No physician I've talked to wants to see fewer Medicare patients. No physician I've talked to wants to deny care to anyone for any lack of insurance. That our elected officials can and should take steps to help us goes without saying.

The truth is, politicians have promised what they cannot deliver and are looking around for someone to blame.

In all too many cases, blame is falling on innocent physicians and the 20% to 22% of the health care dollar spent on physician services. Meanwhile, others are receiving increasing payments as doctors are paid, in constant dollars, what they were paid in the early 1990s.

Fortunately, when we tell the media and the public what the facts are, their common-sense reaction is to agree with us and support us.

All of which reinforces the responsibility the AMA has to be the best, most vocal, most logical voice for medicine in leading America back to reasonable, rational payment systems and a health care system that truly serves -- not physicians and certainly not politicians -- but the patients of America.

So long as that remains our primary concern, we will not fail.

William G. Plested III, MD is a thoracic and cardiovascular surgeon from Brentwood, Calif. He served as AMA board chair during 2003-04, and as AMA president during 2006-07.

Back to top



Read story

Confronting bias against obese patients

Medical educators are starting to raise awareness about how weight-related stigma can impair patient-physician communication and the treatment of obesity. Read story

Read story


American Medical News is ceasing publication after 55 years of serving physicians by keeping them informed of their rapidly changing profession. Read story

Read story

Policing medical practice employees after work

Doctors can try to regulate staff actions outside the office, but they must watch what they try to stamp out and how they do it. Read story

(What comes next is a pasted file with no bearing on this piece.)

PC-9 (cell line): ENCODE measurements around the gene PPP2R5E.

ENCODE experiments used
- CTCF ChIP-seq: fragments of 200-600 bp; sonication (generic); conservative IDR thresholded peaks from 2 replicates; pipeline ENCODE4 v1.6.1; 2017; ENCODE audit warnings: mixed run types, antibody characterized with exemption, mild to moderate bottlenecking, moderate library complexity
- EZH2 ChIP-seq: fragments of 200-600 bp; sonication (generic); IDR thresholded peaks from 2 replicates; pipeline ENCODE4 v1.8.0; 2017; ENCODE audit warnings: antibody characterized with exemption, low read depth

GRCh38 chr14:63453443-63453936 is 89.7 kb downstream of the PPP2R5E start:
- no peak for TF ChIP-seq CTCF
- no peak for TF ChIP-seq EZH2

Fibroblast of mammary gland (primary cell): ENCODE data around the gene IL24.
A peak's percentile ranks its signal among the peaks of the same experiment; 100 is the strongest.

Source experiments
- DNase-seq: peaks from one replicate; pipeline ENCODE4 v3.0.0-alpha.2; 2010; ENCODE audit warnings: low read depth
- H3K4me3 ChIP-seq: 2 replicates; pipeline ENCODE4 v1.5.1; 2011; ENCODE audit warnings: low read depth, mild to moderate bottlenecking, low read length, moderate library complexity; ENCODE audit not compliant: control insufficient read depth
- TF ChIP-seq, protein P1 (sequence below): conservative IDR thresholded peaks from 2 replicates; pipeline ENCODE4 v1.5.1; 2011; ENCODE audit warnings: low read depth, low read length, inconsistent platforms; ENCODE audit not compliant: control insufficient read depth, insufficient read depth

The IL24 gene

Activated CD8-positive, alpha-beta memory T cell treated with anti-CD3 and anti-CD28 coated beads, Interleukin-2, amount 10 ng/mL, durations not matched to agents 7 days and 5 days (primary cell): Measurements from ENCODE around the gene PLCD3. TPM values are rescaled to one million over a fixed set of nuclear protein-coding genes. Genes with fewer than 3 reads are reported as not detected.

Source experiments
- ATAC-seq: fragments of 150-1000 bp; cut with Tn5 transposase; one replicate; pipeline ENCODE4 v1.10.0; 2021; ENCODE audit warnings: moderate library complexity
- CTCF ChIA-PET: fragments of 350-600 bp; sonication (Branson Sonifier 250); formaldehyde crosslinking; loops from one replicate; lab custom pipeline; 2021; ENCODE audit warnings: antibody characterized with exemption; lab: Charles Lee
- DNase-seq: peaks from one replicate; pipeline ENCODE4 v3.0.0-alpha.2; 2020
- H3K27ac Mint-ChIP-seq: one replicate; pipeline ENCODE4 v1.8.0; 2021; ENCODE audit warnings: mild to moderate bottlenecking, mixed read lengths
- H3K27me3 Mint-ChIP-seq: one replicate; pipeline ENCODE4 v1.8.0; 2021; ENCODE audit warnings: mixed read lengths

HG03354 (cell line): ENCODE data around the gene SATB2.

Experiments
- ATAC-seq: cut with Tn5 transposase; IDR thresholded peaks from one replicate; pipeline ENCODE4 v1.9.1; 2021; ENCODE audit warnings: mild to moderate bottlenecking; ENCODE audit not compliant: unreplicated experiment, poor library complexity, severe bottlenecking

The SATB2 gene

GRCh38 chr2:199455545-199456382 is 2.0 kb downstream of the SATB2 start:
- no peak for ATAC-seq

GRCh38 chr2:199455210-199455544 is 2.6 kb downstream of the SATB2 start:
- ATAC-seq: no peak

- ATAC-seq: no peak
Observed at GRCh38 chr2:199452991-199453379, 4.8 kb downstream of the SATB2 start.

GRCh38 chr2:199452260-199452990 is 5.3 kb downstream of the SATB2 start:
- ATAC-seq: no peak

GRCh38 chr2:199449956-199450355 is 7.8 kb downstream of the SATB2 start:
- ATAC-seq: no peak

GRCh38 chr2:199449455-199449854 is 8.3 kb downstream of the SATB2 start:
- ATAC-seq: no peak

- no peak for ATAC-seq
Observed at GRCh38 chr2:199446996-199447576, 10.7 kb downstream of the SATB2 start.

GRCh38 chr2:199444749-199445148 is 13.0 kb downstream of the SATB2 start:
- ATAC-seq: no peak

Read story

Diabetes prevention: Set on a course for lifestyle change

The YMCA's evidence-based program is helping prediabetic patients eat right, get active and lose weight. Read story

Read story

Medicaid's muddled preventive care picture

The health system reform law promises no-cost coverage of a lengthy list of screenings and other prevention services, but some beneficiaries still might miss out. Read story

Read story

How to get tax breaks for your medical practice

Federal, state and local governments offer doctors incentives because practices are recognized as economic engines. But physicians must know how and where to find them. Read story

Read story

Advance pay ACOs: A down payment on Medicare's future

Accountable care organizations that pay doctors up-front bring practice improvements, but it's unclear yet if program actuaries will see a return on investment. Read story

Read story

Physician liability: Your team, your legal risk

When health care team members drop the ball, it's often doctors who end up in court. How can physicians improve such care and avoid risks? Read story

  • Stay informed
  • Twitter
  • Facebook
  • RSS
  • LinkedIn